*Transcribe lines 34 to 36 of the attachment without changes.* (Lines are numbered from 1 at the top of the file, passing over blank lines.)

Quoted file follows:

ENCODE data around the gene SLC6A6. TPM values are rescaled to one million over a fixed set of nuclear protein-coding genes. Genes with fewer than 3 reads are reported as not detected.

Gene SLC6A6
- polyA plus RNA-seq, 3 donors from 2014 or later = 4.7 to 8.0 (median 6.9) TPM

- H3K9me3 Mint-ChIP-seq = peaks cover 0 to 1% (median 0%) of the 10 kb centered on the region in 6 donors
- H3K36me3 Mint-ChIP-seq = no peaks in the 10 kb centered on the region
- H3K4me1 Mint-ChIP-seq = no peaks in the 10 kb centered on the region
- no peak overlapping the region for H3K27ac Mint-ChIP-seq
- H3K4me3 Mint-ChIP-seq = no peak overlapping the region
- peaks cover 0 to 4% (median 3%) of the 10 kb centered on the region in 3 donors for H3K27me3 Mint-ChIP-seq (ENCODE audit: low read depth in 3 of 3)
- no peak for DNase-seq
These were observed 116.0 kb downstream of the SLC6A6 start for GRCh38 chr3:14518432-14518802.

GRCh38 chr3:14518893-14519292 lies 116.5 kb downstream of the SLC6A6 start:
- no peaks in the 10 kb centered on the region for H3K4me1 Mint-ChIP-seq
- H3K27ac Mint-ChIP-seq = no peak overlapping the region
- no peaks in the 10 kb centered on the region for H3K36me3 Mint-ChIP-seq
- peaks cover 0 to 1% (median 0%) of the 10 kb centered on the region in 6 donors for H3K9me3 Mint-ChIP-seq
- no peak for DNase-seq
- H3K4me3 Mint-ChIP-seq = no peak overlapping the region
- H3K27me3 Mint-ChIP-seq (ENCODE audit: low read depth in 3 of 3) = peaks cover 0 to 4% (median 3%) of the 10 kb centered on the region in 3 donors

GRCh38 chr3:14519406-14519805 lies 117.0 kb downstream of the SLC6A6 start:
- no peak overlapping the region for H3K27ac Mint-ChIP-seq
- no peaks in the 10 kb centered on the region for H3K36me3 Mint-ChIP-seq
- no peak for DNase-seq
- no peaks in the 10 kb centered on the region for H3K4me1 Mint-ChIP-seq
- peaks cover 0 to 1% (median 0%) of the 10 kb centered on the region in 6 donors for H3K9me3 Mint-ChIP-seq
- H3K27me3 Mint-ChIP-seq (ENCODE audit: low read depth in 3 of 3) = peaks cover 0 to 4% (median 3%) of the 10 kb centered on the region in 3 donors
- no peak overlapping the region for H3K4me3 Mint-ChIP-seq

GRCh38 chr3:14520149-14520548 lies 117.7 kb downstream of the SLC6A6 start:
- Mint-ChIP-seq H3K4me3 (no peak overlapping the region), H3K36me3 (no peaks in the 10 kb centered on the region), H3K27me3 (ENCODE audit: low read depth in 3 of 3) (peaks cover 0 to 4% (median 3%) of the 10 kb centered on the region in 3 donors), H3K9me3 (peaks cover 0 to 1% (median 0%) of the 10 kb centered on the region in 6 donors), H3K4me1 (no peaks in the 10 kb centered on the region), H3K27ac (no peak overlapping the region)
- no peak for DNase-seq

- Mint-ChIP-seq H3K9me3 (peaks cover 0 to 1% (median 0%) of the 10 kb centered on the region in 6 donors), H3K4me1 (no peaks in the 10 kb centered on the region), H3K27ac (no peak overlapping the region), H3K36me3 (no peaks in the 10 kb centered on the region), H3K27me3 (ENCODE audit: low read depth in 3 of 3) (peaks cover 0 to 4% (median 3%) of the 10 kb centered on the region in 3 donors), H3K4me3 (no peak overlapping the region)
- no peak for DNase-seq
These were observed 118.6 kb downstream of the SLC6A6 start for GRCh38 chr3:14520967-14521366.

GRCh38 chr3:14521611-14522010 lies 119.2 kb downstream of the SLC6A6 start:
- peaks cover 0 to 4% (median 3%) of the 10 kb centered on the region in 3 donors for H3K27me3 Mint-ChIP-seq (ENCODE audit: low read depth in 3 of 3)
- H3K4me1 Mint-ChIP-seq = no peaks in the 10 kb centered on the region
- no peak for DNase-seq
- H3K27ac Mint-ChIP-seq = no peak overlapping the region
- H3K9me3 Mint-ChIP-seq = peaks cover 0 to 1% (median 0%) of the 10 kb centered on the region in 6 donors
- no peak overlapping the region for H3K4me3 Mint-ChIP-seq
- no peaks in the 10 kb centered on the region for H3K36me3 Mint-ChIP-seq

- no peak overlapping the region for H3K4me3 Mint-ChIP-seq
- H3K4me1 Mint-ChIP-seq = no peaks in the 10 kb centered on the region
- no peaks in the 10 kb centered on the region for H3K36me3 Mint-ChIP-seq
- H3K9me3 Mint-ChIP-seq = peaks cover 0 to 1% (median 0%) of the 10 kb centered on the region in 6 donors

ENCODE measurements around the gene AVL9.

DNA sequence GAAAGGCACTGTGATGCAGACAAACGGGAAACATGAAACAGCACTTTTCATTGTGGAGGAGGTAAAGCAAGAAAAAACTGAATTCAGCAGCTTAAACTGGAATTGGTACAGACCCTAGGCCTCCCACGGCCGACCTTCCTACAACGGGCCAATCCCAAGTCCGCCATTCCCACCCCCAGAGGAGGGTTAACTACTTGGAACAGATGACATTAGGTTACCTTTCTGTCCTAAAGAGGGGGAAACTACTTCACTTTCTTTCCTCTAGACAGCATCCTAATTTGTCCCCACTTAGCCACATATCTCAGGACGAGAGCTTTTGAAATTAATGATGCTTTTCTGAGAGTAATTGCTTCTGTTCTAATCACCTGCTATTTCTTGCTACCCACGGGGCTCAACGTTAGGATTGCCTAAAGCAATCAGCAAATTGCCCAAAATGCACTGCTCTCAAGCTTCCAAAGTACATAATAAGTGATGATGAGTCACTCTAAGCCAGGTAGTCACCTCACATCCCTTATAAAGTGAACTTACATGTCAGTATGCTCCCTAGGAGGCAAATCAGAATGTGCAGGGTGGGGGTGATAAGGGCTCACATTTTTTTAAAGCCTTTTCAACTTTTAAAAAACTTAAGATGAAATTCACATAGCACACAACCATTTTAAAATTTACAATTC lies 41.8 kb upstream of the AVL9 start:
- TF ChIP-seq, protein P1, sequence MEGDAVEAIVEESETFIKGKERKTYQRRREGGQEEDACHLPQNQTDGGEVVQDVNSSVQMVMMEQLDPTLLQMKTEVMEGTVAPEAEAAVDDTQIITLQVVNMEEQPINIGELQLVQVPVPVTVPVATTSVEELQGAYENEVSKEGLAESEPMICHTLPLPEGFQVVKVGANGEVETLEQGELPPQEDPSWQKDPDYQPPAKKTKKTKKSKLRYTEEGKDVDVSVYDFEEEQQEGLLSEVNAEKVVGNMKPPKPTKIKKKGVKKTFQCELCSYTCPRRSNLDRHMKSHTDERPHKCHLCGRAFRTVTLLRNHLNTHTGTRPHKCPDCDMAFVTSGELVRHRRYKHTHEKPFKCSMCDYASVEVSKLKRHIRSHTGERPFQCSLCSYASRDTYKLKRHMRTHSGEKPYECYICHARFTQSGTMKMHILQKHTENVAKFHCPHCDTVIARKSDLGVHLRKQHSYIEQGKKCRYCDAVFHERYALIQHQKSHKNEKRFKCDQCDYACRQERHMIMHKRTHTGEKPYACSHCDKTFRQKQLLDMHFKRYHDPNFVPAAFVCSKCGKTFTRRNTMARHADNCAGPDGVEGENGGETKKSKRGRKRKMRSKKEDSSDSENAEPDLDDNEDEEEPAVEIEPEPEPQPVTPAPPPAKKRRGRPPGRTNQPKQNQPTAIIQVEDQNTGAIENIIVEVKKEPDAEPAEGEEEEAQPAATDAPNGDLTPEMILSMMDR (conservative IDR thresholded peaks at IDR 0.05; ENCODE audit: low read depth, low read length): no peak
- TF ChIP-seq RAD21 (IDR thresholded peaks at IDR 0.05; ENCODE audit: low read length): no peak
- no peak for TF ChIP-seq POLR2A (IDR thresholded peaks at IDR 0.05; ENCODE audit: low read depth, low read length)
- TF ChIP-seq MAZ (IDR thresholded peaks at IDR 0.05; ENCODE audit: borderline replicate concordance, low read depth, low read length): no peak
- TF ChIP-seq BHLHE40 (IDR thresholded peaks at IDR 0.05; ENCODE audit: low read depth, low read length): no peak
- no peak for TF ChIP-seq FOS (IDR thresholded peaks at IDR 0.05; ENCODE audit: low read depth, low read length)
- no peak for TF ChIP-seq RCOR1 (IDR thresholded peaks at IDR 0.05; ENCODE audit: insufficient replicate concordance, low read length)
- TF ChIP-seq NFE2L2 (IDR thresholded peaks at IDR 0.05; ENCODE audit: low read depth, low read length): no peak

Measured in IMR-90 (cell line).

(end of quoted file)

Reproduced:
GRCh38 chr3:14521611-14522010 lies 119.2 kb downstream of the SLC6A6 start:
- peaks cover 0 to 4% (median 3%) of the 10 kb centered on the region in 3 donors for H3K27me3 Mint-ChIP-seq (ENCODE audit: low read depth in 3 of 3)
- H3K4me1 Mint-ChIP-seq = no peaks in the 10 kb centered on the region